George Santayana, famously observed that: “Those who cannot remember the past are condemned to repeat it.” In a year where data breaches escalated, and cyber-criminals found yet more ways to infiltrate the enterprise network, this quote, once again came, to mind.
So, as 2017 draws to a close let’s look back over the year and reflect and evaluate past events in cyber security, and understand how they happened, so that we can hopefully prevent them from happening again in 2018.
Data breaches continue to happen
As I have already alluded to, data breaches have increased in number and severity over the past year. People may have become desensitized to the news but the number of personal records stolen or lost is staggering. In 2017 alone Uber, Amazon, the US Government, Equifax and Yahoo – to name just a few – all experienced breaches, and there seemed to be another high profile case every month. Investigating and remediating these incidents is costly, with the latest estimates placing the cost of the Equifax breach at $110 million alone.
Additionally, we saw attempts to exploit vulnerabilities in Amazon Web Services. Financial publishing firm Dow Jones & Company, for example, left their Amazon S3 buckets accessible and available to any AWS user. This error was seemingly an easy one to make, with global accounting firm Accenture, military intelligence agency INSCOM and telecoms giant Verizon among many others making similar ones too.
Scrambling for GDPR
2017 saw businesses scrambling to gear up for the General Data Protection Regulation (GDPR) which will come into force in May 2018. It will apply to organizations that are based in or operate across the EU, or which have operations, customers, suppliers or partners within the EU.
GDPR can fine organizations if they fail to adequately safeguard customer data against a breach or fail to report it to the supervisory authority within 72 hours. The fine can be up to €20m, or 4% of the firm’s annual turnover – whichever is greater – which clearly gives regulators a very large stick to use on companies that do not comply.
What is yet to be seen is how the European regulators decide to exercise their legal powers. Come May 25th we might see investigations and fines handed down to any company that loses personal records, and we could see jurisdiction fights as European regulators try to fine businesses that are based in the US. Equally, the threat of large penalties may not be realized: it will be interesting to see how it all plays out.
IoT and the bots
Throughout 2017, attacks on IoT systems were rife, and I believe they will only increase in 2018. At the heart of many of these attacks were Botnets, which were deployed to hundreds of thousands of IoT devices. In 2017 we saw new variants of the Mirai botnet, including Reaper, and new botnets like Satori all of which specifically targeted IoT devices.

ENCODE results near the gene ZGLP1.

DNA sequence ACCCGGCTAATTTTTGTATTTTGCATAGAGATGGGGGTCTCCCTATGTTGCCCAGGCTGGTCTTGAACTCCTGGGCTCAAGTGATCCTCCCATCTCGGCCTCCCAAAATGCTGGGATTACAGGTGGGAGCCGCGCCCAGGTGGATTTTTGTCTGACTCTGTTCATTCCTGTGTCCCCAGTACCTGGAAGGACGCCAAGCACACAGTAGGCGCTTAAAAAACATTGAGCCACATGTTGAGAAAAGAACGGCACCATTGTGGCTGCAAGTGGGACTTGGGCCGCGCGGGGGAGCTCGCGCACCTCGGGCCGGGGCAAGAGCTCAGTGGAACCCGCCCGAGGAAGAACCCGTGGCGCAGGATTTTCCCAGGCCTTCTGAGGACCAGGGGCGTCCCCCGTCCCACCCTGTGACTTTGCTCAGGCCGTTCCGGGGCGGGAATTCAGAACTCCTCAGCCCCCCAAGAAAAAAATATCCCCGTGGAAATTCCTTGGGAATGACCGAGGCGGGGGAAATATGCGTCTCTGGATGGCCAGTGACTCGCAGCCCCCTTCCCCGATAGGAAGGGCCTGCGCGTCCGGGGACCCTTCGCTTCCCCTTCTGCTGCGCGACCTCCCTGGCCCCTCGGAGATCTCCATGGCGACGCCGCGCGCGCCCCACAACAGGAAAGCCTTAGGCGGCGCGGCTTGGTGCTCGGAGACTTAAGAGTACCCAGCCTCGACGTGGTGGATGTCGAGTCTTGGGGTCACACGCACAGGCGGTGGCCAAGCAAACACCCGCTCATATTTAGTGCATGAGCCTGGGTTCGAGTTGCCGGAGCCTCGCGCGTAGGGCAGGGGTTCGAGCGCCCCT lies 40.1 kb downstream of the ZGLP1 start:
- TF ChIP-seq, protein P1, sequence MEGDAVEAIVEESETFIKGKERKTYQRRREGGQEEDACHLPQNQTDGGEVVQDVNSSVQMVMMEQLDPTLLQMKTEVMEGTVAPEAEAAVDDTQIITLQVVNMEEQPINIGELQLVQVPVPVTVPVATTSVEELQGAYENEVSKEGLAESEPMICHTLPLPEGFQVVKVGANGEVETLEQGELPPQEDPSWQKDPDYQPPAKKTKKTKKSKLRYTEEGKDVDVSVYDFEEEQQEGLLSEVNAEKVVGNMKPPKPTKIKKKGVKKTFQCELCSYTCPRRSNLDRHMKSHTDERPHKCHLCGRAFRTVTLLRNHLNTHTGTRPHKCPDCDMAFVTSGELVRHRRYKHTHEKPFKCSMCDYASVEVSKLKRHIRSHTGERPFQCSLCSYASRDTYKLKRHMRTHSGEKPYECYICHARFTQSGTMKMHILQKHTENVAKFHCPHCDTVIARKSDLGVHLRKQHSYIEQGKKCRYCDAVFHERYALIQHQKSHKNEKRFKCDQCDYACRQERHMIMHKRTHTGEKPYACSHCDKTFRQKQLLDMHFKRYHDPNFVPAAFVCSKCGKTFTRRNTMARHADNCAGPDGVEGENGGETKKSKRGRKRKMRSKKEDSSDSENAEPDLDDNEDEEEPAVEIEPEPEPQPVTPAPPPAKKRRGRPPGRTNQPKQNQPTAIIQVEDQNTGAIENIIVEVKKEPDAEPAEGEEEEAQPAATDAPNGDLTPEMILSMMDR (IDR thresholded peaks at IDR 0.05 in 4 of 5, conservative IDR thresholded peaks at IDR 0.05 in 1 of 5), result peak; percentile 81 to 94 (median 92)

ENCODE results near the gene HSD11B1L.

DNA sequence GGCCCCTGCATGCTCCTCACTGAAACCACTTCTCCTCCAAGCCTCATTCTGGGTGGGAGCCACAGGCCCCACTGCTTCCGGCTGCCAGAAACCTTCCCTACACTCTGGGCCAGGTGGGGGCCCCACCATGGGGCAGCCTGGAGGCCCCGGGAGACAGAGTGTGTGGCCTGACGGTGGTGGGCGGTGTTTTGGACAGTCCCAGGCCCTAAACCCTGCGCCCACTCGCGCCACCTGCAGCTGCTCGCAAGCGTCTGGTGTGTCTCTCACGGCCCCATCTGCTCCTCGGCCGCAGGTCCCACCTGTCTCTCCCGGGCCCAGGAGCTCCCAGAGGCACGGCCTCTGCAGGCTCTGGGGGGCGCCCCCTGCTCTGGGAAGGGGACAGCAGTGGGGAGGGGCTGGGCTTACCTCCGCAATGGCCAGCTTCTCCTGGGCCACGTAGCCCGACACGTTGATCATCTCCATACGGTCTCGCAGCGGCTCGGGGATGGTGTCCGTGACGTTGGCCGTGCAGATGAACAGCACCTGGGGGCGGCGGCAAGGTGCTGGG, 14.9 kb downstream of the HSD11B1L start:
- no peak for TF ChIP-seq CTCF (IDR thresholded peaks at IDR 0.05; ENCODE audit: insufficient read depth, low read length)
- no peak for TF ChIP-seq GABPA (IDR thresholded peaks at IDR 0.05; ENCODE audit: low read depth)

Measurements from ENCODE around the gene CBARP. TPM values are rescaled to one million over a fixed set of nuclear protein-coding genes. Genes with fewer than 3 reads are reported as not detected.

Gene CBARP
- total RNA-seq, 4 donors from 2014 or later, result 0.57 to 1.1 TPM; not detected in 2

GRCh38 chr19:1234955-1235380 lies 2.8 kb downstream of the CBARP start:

By increasingly allowing IoT devices onto their enterprise network, enterprises are also offering an open back door for bot attacks. Worryingly, recent estimates suggest that up to 75% of organizations globally are infected by bots, and with IoT devices set to increase, we certainly haven’t seen the worst of it yet.
Indeed, Gartner estimates that 8.4 billion devices were connected to the internet in 2017, and a further 2.8 billion will be connected in 2018. These new IoT devices usually have little to no security controls built in, so every additional internet controlled thermostat, door lock, vending machine, air conditioning unit that goes online is another attack vector available to attackers.
To prevent bots working their way onto your enterprise networks, make sure to use up-to-date anti-malware and implement layered defenses to limit their lateral movement if they do manage to infiltrate the network. Additionally, next-generation firewalls can monitor network traffic and look for suspicious activity, block suspicious traffic and cut off from their command and control centers. Intelligent network segmentation, separating IoT devices from the rest of the network, will also help to mitigate risk. You can read more about defending against bots here.
Ransomware is here to stay
2017 was also the first year that businesses globally felt the full force of major ransomware attacks. WannaCry impacted businesses and public services across the globe, Cerber convinced many victims to pay up to unlock their encrypted files and NotPetya, claimed many victims including US based pharmaceutical giant Merck, causing at least $300 million of damage.
Threatened by the loss of potentially sensitive files that may not be backed up, some businesses have been paying the criminals’ ransom demands. But of course, paying the attackers not only funds criminal activity, it fuels further attacks. So ransomware is far from behind us.
There are numerous security best practices that can prevent, or at least greatly reduce, the impact of the next ransomware attack, including segmenting the network, regular data backups, patching, and security awareness training for employees. You can find out more about how to prevent ransomware here.
The reality is that data breaches, botnets, ransomware and human errors won’t be going away anytime soon, and organization must remain vigilant. But by looking back at the events of 2017, IT teams can take steps to reduce the chances of falling foul of these attacks moving forward. After all, learning from history can help stop events from repeating again in the future.
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